Kate Middleton dazzled everyone at a state banquet at Buckingham Palace when she wore a tiara that hadn't been seen in over 80 years. The event was part of the state visit for the President of the Republic of Korea Yoon Suk Yeol and First Lady Kim Keon Hee in November.
In a surprising fashion twist, the Princess of Wales chose to wear the Strathmore Rose tiara for the first time. This stunning piece hadn't been seen since the Queen Mother wore it back in the 1930s as reported by The Mirror.
The all-diamond Strathmore Rose tiara was a wedding gift to the Queen Mother from her father, the Earl of Strathmore and Kinghorne. Kate is only the second person to wear this tiara in public after the Queen Mother – it's also the fourth tiara she has worn as the Princess of Wales.
By choosing to wear the Strathmore Rose, Kate showed her connection to the Queen Mother, who had a very special relationship with her grandson and Kate's father-in-law, King Charles. Lauren Kiehna, a Royal jewellery expert, shared with People magazine: "Kate has always signalled that she'd like to emulate the Queen Mother's royal role and wearing her jewels is an important symbol of that continuity.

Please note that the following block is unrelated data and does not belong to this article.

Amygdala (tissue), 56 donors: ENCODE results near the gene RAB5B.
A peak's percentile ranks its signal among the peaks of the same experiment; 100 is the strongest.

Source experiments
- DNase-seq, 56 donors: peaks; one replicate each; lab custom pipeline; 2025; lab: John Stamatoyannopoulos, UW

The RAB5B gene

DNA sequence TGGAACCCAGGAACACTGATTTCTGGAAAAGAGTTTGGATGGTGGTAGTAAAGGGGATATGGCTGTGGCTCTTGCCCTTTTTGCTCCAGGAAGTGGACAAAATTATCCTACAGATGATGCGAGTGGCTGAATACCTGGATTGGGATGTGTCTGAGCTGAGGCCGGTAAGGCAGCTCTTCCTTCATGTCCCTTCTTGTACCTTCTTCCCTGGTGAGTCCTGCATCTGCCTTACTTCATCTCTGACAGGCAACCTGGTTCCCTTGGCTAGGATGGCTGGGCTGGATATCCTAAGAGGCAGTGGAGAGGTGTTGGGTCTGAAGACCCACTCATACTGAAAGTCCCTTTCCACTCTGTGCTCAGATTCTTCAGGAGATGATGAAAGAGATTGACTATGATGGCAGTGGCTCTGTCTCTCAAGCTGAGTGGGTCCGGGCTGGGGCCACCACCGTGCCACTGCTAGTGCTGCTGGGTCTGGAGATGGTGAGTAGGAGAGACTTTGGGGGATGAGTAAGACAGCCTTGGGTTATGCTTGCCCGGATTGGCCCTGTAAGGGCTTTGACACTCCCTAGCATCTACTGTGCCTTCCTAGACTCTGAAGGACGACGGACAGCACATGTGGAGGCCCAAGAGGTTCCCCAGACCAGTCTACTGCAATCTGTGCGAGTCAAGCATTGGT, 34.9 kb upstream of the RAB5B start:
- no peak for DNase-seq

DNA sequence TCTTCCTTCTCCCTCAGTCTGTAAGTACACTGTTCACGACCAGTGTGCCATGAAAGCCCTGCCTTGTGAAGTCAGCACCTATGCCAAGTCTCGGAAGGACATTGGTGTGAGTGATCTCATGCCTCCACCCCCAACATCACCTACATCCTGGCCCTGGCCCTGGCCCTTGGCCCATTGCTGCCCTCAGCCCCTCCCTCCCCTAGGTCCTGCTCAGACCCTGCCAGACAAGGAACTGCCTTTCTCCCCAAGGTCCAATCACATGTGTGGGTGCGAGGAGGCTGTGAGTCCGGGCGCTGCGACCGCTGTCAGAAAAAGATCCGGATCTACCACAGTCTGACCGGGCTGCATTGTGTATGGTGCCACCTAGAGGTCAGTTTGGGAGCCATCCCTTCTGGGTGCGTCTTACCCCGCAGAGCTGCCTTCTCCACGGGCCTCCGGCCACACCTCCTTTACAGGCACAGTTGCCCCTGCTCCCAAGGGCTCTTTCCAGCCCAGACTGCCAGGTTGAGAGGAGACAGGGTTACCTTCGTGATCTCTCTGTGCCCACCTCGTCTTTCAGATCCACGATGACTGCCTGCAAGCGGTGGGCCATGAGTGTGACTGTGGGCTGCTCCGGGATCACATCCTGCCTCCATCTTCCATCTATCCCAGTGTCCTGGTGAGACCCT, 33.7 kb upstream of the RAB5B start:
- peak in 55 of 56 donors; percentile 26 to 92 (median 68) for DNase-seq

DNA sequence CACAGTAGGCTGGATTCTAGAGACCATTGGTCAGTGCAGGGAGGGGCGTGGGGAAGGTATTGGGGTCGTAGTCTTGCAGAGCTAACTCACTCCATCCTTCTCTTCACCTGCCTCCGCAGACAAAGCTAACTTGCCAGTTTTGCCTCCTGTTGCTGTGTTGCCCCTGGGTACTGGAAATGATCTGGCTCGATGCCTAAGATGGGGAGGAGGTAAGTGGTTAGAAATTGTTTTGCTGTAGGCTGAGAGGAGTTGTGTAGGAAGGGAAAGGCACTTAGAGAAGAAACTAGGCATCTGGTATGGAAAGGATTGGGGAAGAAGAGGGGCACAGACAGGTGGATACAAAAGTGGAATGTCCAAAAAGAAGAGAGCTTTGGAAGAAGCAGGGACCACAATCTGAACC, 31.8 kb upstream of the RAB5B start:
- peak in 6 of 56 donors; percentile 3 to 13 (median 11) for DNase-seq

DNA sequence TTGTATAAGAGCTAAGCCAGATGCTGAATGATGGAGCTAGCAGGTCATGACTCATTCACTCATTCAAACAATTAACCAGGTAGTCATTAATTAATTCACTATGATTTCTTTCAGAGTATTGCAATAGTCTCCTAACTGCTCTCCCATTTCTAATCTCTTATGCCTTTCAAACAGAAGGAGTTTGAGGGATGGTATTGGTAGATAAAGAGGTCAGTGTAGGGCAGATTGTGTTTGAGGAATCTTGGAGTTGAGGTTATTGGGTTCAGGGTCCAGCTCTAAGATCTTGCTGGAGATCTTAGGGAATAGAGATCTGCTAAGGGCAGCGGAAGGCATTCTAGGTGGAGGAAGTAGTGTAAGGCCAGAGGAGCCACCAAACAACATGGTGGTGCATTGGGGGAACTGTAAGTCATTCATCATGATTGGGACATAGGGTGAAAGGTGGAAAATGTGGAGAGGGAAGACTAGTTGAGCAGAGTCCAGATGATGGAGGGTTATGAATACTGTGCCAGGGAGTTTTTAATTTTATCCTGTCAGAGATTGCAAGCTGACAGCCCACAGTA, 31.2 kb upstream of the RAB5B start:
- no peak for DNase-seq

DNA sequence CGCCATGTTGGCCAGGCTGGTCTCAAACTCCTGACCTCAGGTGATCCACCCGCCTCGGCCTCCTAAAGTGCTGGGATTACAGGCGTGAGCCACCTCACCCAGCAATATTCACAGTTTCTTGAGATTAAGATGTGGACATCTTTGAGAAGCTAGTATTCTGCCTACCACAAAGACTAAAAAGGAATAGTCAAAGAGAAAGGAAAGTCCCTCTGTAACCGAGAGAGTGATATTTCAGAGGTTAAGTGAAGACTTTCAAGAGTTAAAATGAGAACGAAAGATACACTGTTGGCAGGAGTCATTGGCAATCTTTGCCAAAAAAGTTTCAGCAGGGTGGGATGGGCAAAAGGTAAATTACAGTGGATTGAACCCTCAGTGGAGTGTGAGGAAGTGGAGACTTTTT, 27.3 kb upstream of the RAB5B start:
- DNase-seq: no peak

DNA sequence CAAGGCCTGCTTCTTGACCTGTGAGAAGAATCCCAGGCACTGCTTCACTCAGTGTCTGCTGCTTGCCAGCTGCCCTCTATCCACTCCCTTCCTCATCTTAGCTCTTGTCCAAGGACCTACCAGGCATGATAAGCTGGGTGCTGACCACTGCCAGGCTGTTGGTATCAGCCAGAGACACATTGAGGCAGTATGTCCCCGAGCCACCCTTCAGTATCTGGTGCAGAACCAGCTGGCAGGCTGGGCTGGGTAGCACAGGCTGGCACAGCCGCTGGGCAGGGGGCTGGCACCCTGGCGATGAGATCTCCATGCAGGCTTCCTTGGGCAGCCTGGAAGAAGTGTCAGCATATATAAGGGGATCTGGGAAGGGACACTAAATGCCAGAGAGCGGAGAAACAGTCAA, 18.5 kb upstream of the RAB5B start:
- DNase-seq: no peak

"It's fitting that Kate – likely with some assistance from King Charles – would choose to wear the tiara exactly a hundred years after the Queen Mother originally received it."
The tiara can be worn in two ways, either across the forehead or on top of the head, just like Kate did at the banquet. She paired the tiara with a stunning white Jenny Packham dress adorned with gold details, earrings that once belonged to Queen Elizabeth, and her honours: the Royal Family Order and her Grand Cross of the Royal Victorian Order sash and star.
King Charles was very close to his grandmother, who passed away in 2002 at the age of 101. He was only three when his mother became queen and spent lots of time with the Queen Mother while his parents were away on official duties.
She was known to have loved his sensitive side and encouraged his love for music, art and culture. Roberta Fiorito, co-host of the Royally Obsessed podcast, shared: "It seems like he felt that the Queen and Prince Philip were a little bit absent from his childhood, but he did have someone who really indulged his artistic side in the Queen Mother.
"She was really supportive of all that and we know now how that played out: he recites Shakespeare on the fly and loves painting and watercolours. So I think that came from her."
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